Buffett's Berkshire Hathaway buys P&G's Duracell

Thu Nov 13, 2014 3:44pm EST
 
Email This Article |
Share This Article
  • Facebook
  • LinkedIn
  • Twitter
| Print This Article | Single Page
[-] Text [+]

By Jonathan Stempel and Devika Krishna Kumar

(Reuters) - Berkshire Hathaway Inc has agreed to acquire Procter & Gamble Co's Duracell battery unit in a complex transaction that lets Berkshire Chairman Warren Buffett buy a business he has supported for two decades and shave his company's tax bill.

Rather than pay cash, Berkshire (BRKa.N: Quote) will give P&G $4.7 billion of the shares it now owns in the world's largest consumer products company. P&G (PG.N: Quote) will infuse $1.8 billion in cash into Duracell before the expected closing in the second half of 2015.

The transaction announced on Thursday helps P&G Chief Executive A.G. Lafley streamline his Cincinnati-based company by shedding slow-growing brands and focus on about 80 brands that generate most of its profit and revenue. P&G's better-known products include Tide laundry detergent and Pampers diapers.

Buffett, meanwhile, avoids a big tax bill that Omaha, Nebraska-based Berkshire might have incurred if it sold its P&G shares. Both P&G and Berkshire shares hit a record high this week.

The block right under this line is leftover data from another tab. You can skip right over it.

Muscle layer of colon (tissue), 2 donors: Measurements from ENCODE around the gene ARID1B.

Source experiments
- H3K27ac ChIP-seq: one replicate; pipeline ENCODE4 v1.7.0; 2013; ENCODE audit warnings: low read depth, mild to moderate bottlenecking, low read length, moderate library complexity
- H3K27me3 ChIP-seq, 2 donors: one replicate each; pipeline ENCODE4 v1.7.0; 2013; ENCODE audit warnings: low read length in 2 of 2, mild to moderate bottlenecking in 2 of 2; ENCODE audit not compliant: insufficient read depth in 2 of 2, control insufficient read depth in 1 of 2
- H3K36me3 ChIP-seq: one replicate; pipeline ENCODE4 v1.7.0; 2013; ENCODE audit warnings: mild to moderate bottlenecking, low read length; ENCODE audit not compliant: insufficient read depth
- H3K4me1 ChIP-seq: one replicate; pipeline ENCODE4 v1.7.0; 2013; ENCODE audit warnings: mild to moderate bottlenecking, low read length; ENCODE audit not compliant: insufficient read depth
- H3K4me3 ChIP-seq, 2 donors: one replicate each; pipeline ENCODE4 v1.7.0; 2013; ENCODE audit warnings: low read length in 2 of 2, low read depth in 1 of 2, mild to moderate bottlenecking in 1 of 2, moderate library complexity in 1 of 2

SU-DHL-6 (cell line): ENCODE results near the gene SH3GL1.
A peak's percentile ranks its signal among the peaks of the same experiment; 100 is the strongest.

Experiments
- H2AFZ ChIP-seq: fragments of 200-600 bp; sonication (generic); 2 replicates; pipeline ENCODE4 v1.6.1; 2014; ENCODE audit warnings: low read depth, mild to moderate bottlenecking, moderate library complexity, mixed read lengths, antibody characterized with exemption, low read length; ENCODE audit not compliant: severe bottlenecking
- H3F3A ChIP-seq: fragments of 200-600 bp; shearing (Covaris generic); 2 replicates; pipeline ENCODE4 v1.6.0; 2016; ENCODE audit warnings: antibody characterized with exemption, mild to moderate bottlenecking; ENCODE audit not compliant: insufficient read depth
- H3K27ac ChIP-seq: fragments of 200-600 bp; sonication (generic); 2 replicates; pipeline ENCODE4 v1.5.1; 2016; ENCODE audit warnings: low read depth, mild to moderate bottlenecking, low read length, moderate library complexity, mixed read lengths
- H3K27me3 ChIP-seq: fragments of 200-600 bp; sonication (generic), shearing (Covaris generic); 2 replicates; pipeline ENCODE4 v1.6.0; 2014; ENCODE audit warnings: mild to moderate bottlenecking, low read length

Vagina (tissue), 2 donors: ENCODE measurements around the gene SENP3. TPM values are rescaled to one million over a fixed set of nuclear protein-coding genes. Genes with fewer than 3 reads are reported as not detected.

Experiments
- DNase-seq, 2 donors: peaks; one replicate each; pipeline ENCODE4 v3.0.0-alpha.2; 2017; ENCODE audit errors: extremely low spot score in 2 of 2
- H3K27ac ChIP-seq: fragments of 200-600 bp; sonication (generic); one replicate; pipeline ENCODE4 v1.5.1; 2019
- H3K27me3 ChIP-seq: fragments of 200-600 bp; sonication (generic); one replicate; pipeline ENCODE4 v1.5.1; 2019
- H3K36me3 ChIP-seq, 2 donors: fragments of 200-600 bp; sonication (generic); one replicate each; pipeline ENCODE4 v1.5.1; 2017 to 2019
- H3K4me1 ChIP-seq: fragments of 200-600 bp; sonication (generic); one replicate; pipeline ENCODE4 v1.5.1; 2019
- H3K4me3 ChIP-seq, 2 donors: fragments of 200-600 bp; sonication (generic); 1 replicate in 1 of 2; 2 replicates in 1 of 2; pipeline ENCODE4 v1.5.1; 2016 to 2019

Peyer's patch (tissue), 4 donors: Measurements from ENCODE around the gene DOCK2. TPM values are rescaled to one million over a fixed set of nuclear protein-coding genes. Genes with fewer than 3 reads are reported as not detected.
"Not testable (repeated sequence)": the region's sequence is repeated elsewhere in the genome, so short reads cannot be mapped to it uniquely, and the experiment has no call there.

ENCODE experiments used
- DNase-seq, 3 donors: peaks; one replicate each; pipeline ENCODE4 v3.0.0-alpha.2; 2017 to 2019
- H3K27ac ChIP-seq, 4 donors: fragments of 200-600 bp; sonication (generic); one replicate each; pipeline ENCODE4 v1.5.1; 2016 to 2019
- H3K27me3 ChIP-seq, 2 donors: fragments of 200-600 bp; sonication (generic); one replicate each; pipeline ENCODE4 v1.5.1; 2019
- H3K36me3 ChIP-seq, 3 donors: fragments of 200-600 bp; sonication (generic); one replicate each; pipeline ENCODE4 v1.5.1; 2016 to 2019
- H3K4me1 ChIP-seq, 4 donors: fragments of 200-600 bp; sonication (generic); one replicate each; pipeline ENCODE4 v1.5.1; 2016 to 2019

Buying Duracell is a "brilliant move," said Doug Kass, who runs Seabreeze Partners Management in Palm Beach, Florida, and is a longtime Berkshire critic who is selling its shares short.

"Warren loves mature and durable consumer brands that produce predictable cash flow. Duracell fits the bill," Kass added. "And accomplishing this in a tax-efficient transaction."

Berkshire has said it paid just $336 million for its 1.9 percent stake in P&G, equal to 52.8 million shares on June 30.

Assuming a 35 percent tax rate on corporate capital gains, the swap could save Berkshire more than $1 billion, on top of tax savings from two similar transactions earlier this year.   Continued...

 
Berkshire Hathaway CEO Warren Buffett listens to a shareholder  in Omaha, Nebraska May 4, 2014. REUTERS/Rick Wilking